When I was 19, I hopped aboard a plane to Cork, Ireland. I had no job lined up for me when I arrived, no permanent residence, and no contacts. It was just me, my best friend from high school, my suitcases, and a mind full of curiosity, inspiration, and hope.
I dropped out of college after my first year because I felt that Ireland — my father’s homeland — called to me. Its rolling green hills, friendly faces, and mystical heritage were alluring enough to cause me to sort through everything I owned and decide to keep only enough to fit into two suitcases, while leaving my former life behind. Because my father and mother had educated my sisters and me so thoroughly about the music, language, art, literature, history, and folklore of Ireland, I felt that it was where I belonged, and I was determined to build a life there. I imagined all of my happiness could be realized once I lived on that little green island.
Even though I didn't have any college education or any skills besides baby-sitting and smoothie-making, my positivity and determination landed me a job as an office administrator at a fortune 500 company in Cork City. Even though we didn't have a plan on where to reside in Ireland, my friend and I found an apartment we could rent weekly, until we found a permanent residency. We didn’t have any friends or family in Cork City, either, but we quickly developed a circle of friends, and I even had a serious romantic relationship.
My friend left Ireland to return to Chicago months before I decided to finally return home as well. During my 11-month residency, I learned more than I would have during eight years of college. Here are seven things I learned while I on my seemingly permanent journey:
1. No matter where you go, you can’t get away from yourself.
I expected that life would suddenly become magical — I would suddenly be filled with happiness and enlightenment. Running away, however, doesn’t solve anything. Even though moving to Ireland aided in my self-discovery, it didn't instantly solve my internal issues: my anger, sadness, self-criticism. Once I realized that life in Ireland was just as mundane, difficult, and real as it was in Chicago, I was able to ask myself why I had really moved halfway across the world from everyone I loved.
2. Positivity and confidence go a long way.
Without a college education or any experience, I landed the exact job I wanted. I actually walked past the window of the office, and after seeing the front desk administrator, I said aloud, “I want her job.” A month later, her job became available and the company hired me. At the interview, I was charismatic, positive, confident, and curious, and it was my personality and drive that had gotten me there.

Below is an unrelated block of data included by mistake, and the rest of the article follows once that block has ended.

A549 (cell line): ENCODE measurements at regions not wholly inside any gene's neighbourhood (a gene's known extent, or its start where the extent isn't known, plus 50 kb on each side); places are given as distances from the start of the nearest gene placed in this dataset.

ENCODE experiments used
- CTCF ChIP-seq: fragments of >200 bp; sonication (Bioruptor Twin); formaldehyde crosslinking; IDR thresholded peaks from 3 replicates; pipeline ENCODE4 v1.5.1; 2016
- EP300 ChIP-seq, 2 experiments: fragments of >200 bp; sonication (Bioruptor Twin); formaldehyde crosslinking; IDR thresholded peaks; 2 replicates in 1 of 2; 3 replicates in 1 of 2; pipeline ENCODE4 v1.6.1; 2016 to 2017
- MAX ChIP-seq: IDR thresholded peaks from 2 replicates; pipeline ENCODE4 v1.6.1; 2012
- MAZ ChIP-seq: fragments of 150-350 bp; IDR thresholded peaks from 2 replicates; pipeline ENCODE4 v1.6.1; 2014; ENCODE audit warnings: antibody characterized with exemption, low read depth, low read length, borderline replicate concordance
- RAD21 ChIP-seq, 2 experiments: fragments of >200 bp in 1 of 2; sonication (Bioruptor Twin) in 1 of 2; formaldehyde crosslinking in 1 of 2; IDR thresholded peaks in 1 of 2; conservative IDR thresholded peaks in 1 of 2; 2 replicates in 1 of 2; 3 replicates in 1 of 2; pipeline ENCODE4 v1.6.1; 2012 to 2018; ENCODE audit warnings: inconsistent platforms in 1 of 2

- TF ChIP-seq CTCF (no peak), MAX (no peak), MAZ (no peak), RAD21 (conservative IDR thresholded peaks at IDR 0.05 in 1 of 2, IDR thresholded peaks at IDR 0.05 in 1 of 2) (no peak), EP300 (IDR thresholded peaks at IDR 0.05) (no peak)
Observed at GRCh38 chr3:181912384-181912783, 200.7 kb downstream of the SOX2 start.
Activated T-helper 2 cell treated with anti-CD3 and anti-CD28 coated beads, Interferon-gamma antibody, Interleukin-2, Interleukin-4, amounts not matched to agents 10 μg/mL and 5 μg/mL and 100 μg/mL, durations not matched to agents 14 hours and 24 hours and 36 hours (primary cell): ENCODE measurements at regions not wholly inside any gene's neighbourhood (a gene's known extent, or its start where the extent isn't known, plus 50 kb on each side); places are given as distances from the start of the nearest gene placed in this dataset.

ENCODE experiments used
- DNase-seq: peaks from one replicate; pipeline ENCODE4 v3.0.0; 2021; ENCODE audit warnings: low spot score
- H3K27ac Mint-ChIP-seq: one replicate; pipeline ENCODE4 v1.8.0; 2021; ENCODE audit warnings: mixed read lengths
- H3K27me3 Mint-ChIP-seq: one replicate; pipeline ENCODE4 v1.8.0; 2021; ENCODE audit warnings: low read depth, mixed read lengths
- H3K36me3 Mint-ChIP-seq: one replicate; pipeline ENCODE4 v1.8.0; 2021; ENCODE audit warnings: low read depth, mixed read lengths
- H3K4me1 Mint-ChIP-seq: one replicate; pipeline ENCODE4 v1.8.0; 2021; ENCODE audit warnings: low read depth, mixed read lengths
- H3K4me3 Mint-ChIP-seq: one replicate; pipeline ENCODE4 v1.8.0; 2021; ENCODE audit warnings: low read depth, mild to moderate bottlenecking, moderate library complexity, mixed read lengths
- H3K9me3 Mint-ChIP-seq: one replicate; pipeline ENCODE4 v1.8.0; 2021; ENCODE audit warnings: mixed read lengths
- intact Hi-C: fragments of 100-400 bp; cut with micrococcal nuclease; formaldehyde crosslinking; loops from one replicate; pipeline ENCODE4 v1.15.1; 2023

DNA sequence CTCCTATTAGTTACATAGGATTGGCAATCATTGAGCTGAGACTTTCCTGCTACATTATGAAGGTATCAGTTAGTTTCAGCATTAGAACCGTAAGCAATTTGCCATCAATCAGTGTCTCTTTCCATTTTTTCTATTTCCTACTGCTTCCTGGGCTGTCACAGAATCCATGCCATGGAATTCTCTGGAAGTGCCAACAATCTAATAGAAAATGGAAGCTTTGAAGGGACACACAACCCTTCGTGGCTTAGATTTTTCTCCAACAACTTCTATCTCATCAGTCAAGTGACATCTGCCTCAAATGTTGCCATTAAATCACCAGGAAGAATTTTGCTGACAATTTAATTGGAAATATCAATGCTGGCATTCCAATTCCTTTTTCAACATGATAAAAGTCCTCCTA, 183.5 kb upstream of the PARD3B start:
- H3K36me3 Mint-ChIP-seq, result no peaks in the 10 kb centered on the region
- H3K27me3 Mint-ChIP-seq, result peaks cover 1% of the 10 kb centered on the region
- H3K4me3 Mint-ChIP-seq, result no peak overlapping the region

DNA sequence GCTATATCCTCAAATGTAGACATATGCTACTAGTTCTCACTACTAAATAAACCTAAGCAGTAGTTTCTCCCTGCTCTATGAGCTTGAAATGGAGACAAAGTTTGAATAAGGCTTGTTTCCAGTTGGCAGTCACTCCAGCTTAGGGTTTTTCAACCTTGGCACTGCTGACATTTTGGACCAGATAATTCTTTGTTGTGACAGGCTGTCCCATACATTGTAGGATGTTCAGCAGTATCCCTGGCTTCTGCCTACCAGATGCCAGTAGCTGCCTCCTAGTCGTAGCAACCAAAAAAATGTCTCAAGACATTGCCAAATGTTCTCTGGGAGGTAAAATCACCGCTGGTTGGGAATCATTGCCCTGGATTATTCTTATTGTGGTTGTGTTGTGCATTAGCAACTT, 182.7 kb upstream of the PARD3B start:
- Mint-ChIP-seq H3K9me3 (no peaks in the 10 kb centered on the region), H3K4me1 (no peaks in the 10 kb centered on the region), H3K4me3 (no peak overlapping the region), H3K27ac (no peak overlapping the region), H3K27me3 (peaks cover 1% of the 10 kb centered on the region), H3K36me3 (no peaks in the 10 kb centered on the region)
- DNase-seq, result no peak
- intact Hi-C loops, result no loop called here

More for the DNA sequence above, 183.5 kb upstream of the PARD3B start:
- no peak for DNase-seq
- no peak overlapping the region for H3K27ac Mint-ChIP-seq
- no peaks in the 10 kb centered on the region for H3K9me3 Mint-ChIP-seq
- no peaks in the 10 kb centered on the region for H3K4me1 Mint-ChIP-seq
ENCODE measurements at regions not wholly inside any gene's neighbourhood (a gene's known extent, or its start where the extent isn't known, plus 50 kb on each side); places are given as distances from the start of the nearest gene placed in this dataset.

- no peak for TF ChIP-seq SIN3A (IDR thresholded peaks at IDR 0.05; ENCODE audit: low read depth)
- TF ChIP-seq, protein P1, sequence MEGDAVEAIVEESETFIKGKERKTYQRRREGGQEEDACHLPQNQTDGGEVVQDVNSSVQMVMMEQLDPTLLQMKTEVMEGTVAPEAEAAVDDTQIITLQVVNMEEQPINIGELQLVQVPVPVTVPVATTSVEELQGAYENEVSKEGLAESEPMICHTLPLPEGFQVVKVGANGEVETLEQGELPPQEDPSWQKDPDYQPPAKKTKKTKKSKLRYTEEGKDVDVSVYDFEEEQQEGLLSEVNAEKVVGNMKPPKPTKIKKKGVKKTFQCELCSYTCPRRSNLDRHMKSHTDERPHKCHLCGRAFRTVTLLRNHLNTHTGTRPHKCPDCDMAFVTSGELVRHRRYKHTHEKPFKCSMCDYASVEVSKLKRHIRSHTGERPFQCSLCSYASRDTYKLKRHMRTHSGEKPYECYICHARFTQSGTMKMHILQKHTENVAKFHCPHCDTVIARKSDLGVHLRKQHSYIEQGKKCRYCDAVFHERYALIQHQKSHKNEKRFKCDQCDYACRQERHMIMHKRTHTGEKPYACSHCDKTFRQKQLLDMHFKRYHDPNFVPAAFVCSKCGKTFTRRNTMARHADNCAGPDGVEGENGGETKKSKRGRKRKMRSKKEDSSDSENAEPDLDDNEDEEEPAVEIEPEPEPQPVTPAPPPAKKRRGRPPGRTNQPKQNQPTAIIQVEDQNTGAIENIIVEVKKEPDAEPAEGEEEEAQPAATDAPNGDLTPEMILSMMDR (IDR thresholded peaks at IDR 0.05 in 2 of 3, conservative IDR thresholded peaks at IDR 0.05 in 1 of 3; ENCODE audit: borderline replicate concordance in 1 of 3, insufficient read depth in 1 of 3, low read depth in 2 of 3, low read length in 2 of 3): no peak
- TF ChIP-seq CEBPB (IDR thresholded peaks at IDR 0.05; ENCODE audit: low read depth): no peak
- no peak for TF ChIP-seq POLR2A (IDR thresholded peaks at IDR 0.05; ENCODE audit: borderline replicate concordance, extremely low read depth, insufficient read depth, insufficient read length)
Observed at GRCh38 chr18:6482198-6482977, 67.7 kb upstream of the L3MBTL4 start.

3. Some friendships aren’t meant to last a lifetime, and that’s OK.
I'm not sure I could have made the risky decision to drop everything in my life and move to another country had it not been for my best friend from high school. We were close like sisters. However, shortly after we moved back to Chicago, our relationship faded away. Once our obsession with our heritage died down, we realized we were very different. We parted, and only now do I realize that neither one of us is to blame. People grow apart. And that’s OK.
4. Everything comes with a price.
In Ireland, I had absolute freedom. I've craved independence since I entered this world, and living in another country at 19 meant ultimate freedom. But that also meant living an ocean away from my parents and sisters. I had to think deeply about which I wanted more: instant independence or lifelong love?
5. There’s no such thing as failure, only experience.
I didn’t end up living in Ireland. I didn’t end up marrying an Irishman. But by no means do I see that as failure. Even my friendship that faded can't be labeled as a failure. Instead, I choose to look at every moment of life as an experience that teaches me something.
6. I don’t need a lot of stuff.
Living for 11 months with only two suitcases full of items made me happier. I believe clutter and excessive material possessions deplete the soul of joy.
7. I am strong, but I can stop proving it.
I desperately wanted to prove my strength and independence. I accomplished that. But now, I realize that life is not a battle, and I don’t have to constantly win. I can just be me, peacefully.
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